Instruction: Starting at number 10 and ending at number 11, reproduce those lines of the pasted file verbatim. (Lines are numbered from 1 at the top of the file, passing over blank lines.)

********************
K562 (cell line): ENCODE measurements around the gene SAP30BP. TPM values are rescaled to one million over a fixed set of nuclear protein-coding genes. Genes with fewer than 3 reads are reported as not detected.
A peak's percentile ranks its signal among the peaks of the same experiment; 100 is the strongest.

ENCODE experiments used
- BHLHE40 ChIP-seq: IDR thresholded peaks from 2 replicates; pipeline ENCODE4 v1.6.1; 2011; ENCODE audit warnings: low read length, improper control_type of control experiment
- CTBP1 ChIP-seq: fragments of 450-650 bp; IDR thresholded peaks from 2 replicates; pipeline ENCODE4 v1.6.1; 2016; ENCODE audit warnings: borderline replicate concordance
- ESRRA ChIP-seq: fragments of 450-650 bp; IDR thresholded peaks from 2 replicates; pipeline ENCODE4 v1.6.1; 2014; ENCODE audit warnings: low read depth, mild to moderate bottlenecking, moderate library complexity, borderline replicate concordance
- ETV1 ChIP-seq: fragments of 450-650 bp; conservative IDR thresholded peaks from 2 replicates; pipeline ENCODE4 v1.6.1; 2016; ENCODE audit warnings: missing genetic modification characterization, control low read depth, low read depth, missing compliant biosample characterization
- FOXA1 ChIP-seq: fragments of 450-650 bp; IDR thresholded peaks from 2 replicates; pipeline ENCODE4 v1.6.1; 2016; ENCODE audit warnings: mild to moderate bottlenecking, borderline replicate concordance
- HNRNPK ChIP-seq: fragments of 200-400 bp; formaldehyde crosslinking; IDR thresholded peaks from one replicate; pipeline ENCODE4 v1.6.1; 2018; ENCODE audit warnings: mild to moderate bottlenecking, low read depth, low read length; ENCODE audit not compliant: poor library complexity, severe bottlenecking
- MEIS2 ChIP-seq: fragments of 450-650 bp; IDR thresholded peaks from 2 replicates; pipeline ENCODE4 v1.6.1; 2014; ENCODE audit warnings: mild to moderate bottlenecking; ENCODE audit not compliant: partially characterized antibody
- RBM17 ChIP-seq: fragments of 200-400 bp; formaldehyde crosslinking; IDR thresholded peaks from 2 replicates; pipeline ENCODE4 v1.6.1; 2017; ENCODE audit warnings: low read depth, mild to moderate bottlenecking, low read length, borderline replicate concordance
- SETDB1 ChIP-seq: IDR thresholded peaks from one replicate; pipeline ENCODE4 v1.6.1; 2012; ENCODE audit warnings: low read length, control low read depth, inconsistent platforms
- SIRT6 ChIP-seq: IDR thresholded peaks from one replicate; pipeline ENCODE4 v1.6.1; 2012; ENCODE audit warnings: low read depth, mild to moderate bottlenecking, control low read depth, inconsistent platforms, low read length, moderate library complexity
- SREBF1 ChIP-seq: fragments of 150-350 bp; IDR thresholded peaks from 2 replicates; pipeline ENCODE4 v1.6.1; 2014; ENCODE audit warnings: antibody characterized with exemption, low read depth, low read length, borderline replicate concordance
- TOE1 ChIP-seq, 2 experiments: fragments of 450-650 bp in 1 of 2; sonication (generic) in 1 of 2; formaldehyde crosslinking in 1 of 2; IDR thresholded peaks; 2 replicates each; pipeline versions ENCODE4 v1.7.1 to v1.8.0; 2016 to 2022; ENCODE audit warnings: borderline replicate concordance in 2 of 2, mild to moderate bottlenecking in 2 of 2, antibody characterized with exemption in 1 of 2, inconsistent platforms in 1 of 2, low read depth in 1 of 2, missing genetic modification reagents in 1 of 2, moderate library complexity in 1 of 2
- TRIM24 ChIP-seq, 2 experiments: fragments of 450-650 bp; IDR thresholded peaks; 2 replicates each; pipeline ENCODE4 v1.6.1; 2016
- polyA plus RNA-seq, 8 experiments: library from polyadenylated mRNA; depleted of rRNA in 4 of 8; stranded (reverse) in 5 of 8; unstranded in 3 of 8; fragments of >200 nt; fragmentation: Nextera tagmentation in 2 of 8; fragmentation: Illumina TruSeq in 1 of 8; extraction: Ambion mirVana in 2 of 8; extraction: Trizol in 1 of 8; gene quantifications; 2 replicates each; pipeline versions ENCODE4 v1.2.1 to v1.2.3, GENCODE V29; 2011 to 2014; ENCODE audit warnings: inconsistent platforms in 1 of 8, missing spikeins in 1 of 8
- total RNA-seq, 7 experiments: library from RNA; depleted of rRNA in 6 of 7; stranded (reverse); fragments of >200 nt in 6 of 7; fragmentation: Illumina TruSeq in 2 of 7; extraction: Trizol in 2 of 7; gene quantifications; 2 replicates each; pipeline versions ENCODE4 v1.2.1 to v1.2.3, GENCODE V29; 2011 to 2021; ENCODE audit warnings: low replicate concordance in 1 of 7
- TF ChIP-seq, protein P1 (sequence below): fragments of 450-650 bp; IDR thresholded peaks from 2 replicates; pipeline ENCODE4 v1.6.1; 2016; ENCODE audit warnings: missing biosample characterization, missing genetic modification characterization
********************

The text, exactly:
- MEIS2 ChIP-seq: fragments of 450-650 bp; IDR thresholded peaks from 2 replicates; pipeline ENCODE4 v1.6.1; 2014; ENCODE audit warnings: mild to moderate bottlenecking; ENCODE audit not compliant: partially characterized antibody
- RBM17 ChIP-seq: fragments of 200-400 bp; formaldehyde crosslinking; IDR thresholded peaks from 2 replicates; pipeline ENCODE4 v1.6.1; 2017; ENCODE audit warnings: low read depth, mild to moderate bottlenecking, low read length, borderline replicate concordance